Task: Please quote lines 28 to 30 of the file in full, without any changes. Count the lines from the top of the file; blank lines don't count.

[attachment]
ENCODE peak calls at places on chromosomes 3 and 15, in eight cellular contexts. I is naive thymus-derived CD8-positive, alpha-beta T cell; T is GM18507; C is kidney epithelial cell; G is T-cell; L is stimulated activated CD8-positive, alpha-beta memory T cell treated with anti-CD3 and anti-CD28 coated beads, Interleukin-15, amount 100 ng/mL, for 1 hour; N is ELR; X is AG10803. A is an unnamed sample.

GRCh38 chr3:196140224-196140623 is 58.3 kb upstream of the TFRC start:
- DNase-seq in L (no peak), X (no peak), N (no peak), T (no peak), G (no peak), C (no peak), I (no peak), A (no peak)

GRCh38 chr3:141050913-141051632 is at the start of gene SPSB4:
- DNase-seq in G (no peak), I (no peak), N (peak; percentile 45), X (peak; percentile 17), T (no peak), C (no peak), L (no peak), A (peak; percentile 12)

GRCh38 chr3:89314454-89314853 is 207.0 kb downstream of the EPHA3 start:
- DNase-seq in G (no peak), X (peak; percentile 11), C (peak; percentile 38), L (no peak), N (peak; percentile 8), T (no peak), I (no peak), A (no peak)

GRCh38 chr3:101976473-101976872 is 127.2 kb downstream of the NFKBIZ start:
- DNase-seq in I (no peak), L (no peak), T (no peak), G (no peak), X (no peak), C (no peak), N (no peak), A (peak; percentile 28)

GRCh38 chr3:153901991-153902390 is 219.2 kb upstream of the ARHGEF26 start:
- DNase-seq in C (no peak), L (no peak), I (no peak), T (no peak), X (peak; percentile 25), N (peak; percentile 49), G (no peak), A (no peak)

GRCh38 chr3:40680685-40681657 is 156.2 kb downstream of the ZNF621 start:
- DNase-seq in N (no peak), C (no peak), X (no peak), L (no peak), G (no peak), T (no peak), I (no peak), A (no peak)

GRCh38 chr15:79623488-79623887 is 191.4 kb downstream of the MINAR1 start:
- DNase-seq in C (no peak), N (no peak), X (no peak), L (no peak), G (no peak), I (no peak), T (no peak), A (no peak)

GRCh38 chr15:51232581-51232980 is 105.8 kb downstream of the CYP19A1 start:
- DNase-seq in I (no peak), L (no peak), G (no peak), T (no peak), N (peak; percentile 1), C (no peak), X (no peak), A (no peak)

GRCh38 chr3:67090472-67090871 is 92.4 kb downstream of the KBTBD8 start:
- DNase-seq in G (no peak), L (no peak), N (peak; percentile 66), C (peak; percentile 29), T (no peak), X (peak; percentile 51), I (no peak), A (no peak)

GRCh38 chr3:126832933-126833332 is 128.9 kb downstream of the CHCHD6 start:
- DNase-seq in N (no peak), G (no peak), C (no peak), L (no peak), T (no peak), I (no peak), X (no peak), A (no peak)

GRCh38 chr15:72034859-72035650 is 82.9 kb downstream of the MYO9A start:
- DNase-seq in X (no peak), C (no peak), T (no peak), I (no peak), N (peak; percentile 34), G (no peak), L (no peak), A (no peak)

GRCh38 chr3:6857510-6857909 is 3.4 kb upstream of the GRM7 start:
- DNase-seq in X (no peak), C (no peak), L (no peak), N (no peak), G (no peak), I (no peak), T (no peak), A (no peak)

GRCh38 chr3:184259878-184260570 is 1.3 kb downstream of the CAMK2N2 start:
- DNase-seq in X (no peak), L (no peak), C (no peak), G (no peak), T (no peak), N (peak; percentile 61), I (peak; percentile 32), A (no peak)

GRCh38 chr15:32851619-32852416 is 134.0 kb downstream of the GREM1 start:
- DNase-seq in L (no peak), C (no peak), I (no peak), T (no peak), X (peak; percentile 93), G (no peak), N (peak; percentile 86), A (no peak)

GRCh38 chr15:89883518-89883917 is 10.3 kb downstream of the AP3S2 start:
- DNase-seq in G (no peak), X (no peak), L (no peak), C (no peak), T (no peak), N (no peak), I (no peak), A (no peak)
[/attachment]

GRCh38 chr15:32851619-32852416 is 134.0 kb downstream of the GREM1 start:
- DNase-seq in L (no peak), C (no peak), I (no peak), T (no peak), X (peak; percentile 93), G (no peak), N (peak; percentile 86), A (no peak)

GRCh38 chr15:89883518-89883917 is 10.3 kb downstream of the AP3S2 start: